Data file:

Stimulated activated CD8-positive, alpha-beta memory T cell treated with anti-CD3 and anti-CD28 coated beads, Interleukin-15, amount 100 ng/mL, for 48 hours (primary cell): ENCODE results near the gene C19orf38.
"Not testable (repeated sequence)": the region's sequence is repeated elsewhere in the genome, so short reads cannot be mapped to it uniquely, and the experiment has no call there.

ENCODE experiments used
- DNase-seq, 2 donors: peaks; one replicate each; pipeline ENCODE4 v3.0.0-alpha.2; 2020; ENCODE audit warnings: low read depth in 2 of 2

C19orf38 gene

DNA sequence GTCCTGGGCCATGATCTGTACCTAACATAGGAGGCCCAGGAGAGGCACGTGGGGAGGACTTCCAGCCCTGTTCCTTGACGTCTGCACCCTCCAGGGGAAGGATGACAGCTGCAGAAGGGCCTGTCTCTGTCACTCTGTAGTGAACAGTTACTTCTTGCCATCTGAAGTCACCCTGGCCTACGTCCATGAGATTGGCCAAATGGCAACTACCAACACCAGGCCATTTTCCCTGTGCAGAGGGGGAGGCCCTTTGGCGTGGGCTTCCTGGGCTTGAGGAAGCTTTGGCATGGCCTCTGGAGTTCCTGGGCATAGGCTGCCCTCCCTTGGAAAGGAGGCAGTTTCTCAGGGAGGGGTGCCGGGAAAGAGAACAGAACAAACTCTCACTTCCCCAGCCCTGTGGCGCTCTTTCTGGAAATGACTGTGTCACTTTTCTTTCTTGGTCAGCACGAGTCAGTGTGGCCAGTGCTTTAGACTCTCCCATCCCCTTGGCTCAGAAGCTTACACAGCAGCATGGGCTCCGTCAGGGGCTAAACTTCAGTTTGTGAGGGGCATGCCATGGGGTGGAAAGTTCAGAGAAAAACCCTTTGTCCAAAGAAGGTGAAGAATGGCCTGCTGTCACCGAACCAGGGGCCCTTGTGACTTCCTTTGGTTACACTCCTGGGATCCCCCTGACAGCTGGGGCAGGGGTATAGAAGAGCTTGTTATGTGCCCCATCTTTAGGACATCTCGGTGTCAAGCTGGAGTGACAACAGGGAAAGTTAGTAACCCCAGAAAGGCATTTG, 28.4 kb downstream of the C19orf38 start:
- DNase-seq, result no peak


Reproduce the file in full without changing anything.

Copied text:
Stimulated activated CD8-positive, alpha-beta memory T cell treated with anti-CD3 and anti-CD28 coated beads, Interleukin-15, amount 100 ng/mL, for 48 hours (primary cell): ENCODE results near the gene C19orf38.
"Not testable (repeated sequence)": the region's sequence is repeated elsewhere in the genome, so short reads cannot be mapped to it uniquely, and the experiment has no call there.

ENCODE experiments used
- DNase-seq, 2 donors: peaks; one replicate each; pipeline ENCODE4 v3.0.0-alpha.2; 2020; ENCODE audit warnings: low read depth in 2 of 2

C19orf38 gene

DNA sequence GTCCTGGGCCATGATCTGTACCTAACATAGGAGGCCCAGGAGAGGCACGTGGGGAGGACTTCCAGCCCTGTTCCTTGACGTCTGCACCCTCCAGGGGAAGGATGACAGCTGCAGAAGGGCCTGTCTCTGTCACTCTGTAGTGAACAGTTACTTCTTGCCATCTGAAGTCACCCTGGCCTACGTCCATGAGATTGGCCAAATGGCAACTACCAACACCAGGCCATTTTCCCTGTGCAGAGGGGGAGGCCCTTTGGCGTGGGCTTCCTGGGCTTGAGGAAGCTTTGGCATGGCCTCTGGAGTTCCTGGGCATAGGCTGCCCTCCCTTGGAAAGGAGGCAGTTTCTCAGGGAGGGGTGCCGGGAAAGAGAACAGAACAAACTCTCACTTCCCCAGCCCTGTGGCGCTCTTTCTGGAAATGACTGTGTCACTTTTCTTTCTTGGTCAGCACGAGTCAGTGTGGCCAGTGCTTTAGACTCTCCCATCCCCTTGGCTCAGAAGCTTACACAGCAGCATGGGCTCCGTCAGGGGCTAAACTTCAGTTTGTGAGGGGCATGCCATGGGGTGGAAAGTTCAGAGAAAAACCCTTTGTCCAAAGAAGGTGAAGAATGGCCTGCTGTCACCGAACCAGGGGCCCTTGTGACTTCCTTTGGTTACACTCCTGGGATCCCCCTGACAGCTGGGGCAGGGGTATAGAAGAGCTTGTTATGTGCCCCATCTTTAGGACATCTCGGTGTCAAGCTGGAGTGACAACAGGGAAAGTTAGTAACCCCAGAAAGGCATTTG, 28.4 kb downstream of the C19orf38 start:
- DNase-seq, result no peak